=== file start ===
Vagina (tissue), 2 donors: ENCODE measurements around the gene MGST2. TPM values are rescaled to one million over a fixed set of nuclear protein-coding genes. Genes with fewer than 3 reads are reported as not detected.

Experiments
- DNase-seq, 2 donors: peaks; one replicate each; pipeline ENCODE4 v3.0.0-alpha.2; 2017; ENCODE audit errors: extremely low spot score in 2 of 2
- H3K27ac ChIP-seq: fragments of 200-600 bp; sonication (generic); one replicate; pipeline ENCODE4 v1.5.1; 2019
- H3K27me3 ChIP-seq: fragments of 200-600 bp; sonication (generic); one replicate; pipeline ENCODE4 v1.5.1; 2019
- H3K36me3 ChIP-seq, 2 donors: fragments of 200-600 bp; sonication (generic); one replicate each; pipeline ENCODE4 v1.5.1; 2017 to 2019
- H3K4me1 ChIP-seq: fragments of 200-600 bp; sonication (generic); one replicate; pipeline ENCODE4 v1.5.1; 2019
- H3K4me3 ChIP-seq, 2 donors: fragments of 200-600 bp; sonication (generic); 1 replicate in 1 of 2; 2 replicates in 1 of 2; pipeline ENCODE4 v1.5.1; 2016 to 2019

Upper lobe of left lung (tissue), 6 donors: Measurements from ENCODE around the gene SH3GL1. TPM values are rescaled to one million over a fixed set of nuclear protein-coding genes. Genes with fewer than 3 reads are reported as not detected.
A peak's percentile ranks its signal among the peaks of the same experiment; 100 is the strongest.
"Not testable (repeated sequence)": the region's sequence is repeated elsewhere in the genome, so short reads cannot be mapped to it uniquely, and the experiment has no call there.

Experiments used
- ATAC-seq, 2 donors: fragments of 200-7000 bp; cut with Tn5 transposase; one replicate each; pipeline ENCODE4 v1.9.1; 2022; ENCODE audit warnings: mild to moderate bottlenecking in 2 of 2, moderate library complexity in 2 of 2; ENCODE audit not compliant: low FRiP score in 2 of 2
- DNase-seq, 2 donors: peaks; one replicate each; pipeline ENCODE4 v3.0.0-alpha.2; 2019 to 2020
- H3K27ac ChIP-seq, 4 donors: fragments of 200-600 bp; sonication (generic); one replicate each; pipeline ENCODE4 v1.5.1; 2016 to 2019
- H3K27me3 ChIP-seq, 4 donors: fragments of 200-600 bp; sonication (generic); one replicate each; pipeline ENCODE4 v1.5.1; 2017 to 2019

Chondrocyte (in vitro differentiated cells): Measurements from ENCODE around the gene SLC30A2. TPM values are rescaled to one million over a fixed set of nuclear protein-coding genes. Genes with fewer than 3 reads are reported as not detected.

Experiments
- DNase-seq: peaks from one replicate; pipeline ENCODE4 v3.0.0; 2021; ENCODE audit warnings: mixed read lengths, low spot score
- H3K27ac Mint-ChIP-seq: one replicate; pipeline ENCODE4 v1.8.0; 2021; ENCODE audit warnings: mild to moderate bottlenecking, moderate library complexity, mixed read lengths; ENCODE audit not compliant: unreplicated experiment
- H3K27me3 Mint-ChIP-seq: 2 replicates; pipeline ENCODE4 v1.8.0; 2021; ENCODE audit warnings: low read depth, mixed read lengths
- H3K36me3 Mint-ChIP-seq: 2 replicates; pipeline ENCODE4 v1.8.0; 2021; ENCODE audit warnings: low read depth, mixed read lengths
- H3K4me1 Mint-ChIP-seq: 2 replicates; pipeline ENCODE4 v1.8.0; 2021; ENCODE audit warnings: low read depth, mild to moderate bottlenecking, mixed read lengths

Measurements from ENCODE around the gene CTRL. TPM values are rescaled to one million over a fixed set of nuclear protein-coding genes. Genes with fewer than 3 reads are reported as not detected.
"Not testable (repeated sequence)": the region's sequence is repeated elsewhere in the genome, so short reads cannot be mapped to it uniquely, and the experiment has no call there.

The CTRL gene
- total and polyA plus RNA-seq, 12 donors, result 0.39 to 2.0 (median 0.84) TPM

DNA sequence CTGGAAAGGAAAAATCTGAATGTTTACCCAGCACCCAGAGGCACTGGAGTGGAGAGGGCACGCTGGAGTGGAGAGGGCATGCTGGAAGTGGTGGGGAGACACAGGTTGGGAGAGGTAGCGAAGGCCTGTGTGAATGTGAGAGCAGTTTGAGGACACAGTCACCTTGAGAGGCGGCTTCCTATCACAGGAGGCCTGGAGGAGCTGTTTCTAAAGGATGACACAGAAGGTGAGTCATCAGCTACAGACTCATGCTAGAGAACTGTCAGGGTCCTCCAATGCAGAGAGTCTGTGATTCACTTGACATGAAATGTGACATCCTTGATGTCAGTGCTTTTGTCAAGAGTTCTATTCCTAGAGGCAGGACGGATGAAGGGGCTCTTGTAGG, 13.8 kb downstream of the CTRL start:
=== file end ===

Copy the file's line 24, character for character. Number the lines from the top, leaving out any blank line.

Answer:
Measurements from ENCODE around the gene CTRL. TPM values are rescaled to one million over a fixed set of nuclear protein-coding genes. Genes with fewer than 3 reads are reported as not detected.